The Collected Stories of Katherine Anne Porter

  Mr. Helton stood up rather suddenly, the chair clattered under him, his knees straightened though his shoulders did not, and he looked at the floor as if he were listening carefully. “You know how little boys are,” said Mrs. Thompson. “You’d better set them harmonicas on a high shelf or they’ll be after them. They’re great hands for getting into things. I try to learn ’em, but it don’t do much good.”

  Mr. Helton, in one wide gesture of his long arms, swept his harmonicas up against his chest, and from there transferred them in a row to the ledge where the roof joined to the wall. He pushed them back almost out of sight.

  “That’ll do, maybe,” said Mrs. Thompson. “Now I wonder,” she said, turning and closing her eyes helplessly against the stronger western light, “I wonder what became of them little tads. I can’t keep up with them.” She had a way of speaking about her children as if they were rather troublesome nephews on a prolonged visit.

  “Down by the creek,” said Mr. Helton, in his hollow voice. Mrs. Thompson, pausing confusedly, decided he had answered her question. He stood in silent patience, not exactly waiting for her to go, perhaps, but pretty plainly not waiting for anything else. Mrs. Thompson was perfectly accustomed to all kinds of men full of all kinds of cranky ways. The point was, to find out just how Mr. Helton’s crankiness was different from any other man’s, and then get used to it, and let him feel at home. Her father had been cranky, her brothers and uncles had all been set in their ways and none of them alike; and every hired man she’d ever seen had quirks and crotchets of his own. Now here was Mr. Helton, who was a Swede, who wouldn’t talk, and who played the harmonica besides.

  “They’ll be needing something to eat,” said Mrs. Thompson in a vague friendly way, “pretty soon. Now I wonder what I ought to be thinking about for supper? Now what do you like to eat, Mr. Helton? We always have plenty of good butter and milk and cream, that’s a blessing. Mr. Thompson says we ought to sell all of it, but I say my family comes first.” Her little face went all out of shape in a pained blind smile.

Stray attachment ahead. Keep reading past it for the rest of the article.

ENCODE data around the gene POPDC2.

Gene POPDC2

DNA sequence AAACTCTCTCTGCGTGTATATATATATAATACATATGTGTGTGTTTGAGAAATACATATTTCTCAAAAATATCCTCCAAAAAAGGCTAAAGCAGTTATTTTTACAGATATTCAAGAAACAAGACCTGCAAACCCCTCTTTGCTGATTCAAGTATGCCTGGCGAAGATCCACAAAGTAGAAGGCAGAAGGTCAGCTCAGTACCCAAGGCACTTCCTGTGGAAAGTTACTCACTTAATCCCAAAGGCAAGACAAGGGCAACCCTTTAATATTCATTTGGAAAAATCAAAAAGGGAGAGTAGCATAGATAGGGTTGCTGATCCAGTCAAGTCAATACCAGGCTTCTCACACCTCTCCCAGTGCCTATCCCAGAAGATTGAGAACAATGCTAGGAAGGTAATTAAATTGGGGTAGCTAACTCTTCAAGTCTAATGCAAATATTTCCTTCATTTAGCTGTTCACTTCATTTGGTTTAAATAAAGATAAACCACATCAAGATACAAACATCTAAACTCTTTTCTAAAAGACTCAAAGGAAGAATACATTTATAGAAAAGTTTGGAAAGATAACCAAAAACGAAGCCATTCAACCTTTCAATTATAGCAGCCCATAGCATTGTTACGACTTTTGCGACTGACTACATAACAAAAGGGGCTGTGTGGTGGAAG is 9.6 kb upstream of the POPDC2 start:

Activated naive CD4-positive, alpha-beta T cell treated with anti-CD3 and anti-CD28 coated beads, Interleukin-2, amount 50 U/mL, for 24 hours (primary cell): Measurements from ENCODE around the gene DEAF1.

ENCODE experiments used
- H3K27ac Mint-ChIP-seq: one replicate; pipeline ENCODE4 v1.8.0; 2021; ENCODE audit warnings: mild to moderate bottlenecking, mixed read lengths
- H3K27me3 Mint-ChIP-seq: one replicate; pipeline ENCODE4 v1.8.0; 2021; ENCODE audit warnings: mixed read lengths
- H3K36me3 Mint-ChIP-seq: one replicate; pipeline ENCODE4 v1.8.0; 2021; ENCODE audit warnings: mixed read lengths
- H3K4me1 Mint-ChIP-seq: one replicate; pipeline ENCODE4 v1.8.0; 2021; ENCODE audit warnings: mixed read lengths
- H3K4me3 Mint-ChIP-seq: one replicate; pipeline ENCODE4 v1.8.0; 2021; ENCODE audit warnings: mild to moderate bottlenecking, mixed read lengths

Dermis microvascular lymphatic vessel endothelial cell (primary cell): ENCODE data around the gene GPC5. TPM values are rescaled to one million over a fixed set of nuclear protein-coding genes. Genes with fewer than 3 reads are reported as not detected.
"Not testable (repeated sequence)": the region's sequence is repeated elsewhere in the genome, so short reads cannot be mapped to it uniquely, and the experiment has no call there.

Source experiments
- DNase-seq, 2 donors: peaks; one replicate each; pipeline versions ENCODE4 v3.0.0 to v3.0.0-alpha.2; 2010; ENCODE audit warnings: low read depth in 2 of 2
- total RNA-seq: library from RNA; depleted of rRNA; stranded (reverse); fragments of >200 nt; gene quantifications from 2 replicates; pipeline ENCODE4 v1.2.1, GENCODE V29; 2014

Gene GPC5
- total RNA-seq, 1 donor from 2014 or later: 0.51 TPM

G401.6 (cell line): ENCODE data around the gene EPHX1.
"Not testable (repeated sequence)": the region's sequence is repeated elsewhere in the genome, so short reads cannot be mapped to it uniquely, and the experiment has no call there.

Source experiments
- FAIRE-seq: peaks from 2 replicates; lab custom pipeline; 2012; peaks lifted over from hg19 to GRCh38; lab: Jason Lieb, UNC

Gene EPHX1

“I eat anything,” said Mr. Helton, his words wandering up and down.

  He can’t talk, for one thing, thought Mrs. Thompson; it’s a shame to keep at him when he don’t know the language good. She took a slow step away from the shack, looking back over her shoulder. “We usually have cornbread except on Sundays,” she told him. “I suppose in your part of the country you don’t get much good cornbread.”

  Not a word from Mr. Helton. She saw from her eye-corner that he had sat down again, looking at his harmonica, chair tilted. She hoped he would remember it was getting near milking time. As she moved away, he started playing again, the same tune.

  Milking time came and went. Mrs. Thompson saw Mr. Helton going back and forth between the cow barn and the milk house. He swung along in an easy lope, shoulders bent, head hanging, the big buckets balancing like a pair of scales at the ends of his bony arms. Mr. Thompson rode in from town sitting straighter than usual, chin in, a towsack full of supplies swung behind the saddle. After a trip to the barn, he came into the kitchen full of good will, and gave Mrs. Thompson a hearty smack on the cheek after dusting her face off with his tough whiskers. He had been to the hotel, that was plain. “Took a look around the premises, Ellie,” he shouted. “That Swede sure is grinding out the labor. But he is the closest mouthed feller I ever met up with in all my days. Looks like he’s scared he’ll crack his jaw if he opens his front teeth.”